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Army Times: 'Time for Rumsfeld to go'

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(CNN) -- An editorial to be published in an independent military publication Monday calls for Defense Secretary Donald Rumsfeld to be replaced.

And the Pentagon is countering by saying the new "chorus of criticism" is "old news."

The editorial will appear Monday in the four weekly publications that serve the four main branches of the U.S. military, according to the senior managing editor for Army Times Publications, the papers' parent company.

It is owned by the Gannett Company, publisher of USA Today and many local U.S. newspapers.

The editorial was posted Saturday on the Web sites of the four publications: Army Times, Navy Times, Air Force Times and the Marine Corps Times. (Read the editorialexternal link)

It reads: "It is one thing for the majority of Americans to think Rumsfeld has failed. But when the nation's current military leaders start to break publicly with their defense secretary, then it is clear that he is losing control of the institution he ostensibly leads."

The timing of the editorial's publishing was not prompted by Tuesday's midterm elections, said Army Times' editor Robert Hodierne.

It was inspired by Bush statement this week that he wants Rumsfeld and Vice President Dick Cheney in their posts through the end of his term, the editor said. (Watch Bush say Rumsfeld is staying on the job -- 1:20 Video)

Swaying conservative voters "is not our aim," Hodierne told CNN on Friday.

"Rumsfeld has lost credibility with the uniformed leadership, with the troops, with Congress and with the public at large," the editorial states. "His strategy has failed, and his ability to lead is compromised. And although the blame for our failures in Iraq rests with the secretary, it will be the troops who bear its brunt."

White House spokesman Tony Snow said the president was told about the editorial, and his reaction was to "shrug it off."

Defense Department spokesman Bryan Whitman downplayed the "new chorus of criticism."

[It] is actually old news and does not include commanders in the field, who remain committed to the mission," Whitman said.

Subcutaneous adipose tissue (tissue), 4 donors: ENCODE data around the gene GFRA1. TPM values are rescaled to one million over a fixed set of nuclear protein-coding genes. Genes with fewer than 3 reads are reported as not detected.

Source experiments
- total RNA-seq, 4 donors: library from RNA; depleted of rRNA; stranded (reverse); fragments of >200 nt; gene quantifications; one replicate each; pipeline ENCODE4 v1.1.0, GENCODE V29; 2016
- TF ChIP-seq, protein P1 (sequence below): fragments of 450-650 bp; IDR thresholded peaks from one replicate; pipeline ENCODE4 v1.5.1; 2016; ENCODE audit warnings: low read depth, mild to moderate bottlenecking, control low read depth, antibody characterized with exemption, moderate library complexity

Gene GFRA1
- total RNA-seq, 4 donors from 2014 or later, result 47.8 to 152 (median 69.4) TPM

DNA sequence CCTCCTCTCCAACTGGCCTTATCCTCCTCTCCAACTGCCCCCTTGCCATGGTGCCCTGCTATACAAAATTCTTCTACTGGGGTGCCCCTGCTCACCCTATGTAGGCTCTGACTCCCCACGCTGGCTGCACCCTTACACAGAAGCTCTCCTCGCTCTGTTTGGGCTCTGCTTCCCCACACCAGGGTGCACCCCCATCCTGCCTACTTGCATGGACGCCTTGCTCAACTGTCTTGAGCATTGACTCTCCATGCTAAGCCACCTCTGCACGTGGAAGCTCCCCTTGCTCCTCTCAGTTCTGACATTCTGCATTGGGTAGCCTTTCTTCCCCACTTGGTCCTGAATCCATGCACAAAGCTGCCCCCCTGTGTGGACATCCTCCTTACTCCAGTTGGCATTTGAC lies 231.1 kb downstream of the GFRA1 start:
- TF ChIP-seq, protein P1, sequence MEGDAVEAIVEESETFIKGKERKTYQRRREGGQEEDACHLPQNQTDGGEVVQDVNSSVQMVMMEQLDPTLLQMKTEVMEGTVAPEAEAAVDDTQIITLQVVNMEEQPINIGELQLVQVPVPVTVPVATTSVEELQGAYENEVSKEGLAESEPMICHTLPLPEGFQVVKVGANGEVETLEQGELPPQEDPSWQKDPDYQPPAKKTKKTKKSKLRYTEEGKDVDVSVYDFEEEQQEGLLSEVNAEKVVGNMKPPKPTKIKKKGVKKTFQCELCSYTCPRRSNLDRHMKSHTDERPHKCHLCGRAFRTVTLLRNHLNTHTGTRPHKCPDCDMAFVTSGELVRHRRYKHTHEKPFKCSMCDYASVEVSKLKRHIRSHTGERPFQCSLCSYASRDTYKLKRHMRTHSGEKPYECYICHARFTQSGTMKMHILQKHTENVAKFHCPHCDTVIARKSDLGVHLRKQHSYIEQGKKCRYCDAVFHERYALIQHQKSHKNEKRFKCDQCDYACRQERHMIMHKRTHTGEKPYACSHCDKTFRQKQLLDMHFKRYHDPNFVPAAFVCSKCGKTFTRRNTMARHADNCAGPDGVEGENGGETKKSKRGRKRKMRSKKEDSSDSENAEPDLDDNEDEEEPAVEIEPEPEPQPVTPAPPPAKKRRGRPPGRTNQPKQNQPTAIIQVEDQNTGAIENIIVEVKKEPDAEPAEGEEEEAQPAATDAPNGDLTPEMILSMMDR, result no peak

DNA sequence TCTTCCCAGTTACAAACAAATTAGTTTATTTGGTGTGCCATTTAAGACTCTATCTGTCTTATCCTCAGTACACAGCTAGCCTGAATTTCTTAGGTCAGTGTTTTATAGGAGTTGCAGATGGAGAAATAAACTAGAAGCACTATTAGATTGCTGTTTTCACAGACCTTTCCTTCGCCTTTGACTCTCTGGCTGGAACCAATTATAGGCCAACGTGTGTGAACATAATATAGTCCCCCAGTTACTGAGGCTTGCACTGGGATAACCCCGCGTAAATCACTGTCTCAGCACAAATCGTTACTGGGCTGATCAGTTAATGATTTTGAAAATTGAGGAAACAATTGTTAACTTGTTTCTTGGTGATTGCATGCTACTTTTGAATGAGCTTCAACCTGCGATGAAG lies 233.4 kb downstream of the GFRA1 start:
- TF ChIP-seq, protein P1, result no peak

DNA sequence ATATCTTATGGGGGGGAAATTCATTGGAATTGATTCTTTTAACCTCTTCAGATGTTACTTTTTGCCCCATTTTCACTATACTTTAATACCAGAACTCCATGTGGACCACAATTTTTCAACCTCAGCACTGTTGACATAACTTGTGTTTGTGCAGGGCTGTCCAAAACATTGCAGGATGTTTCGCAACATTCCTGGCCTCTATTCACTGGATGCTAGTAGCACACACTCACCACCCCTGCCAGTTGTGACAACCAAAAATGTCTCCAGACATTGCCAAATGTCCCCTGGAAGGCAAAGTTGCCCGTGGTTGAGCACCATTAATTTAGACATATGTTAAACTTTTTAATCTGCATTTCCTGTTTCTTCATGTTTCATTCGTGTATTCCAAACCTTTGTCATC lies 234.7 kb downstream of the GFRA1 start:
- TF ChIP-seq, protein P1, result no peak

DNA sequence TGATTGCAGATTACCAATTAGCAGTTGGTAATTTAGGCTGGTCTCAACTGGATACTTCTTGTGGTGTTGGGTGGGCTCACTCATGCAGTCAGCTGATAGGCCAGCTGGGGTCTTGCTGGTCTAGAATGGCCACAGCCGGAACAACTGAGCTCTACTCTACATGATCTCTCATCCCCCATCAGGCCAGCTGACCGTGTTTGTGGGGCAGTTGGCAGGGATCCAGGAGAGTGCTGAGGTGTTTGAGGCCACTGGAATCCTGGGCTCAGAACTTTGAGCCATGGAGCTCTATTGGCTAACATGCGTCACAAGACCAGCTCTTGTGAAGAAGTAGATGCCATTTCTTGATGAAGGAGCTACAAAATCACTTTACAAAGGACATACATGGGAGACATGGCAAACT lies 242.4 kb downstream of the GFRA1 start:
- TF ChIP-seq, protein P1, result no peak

"The assertion, without evidence, that senior military officers are 'toeing the line' is an insult to their judgment and integrity," he added.

Hodierne countered by saying that Rumsfeld has "lost the support and respect of the military leadership" considering "some of the public statements that military leaders are making."

"... With their [other military leaders'] disagreements, added up with all of the other missteps we believe he's made, it's time for him to be replaced," Hodierne said.

Whitman said Rumsfeld has always "clearly and accurately" described the challenges facing U.S. forces in Iraq and Afghanistan and that the "war on terror" will be a long struggle.

"This country and the leadership of the Defense Department are going to ensure that our military forces have the resources to successfully carry out their mission, and to suggest otherwise is simply wrong," he said.

This is the second time the military publications have urged Rumsfeld to vacate his post.

In May 2004, when the Abu Ghraib prison scandal broke, an Army Times editorial said: "This was not just a failure of leadership at the local command level. This was a failure that ran straight to the top."

Army Times Publishing is the world's largest publisher of defense and military-related periodicals, Hodierne said.

The four weekly newspapers, distributed in base convenience stores and commissaries around the world as well as delivered to subscribers, have a combined circulation of about 250,000.



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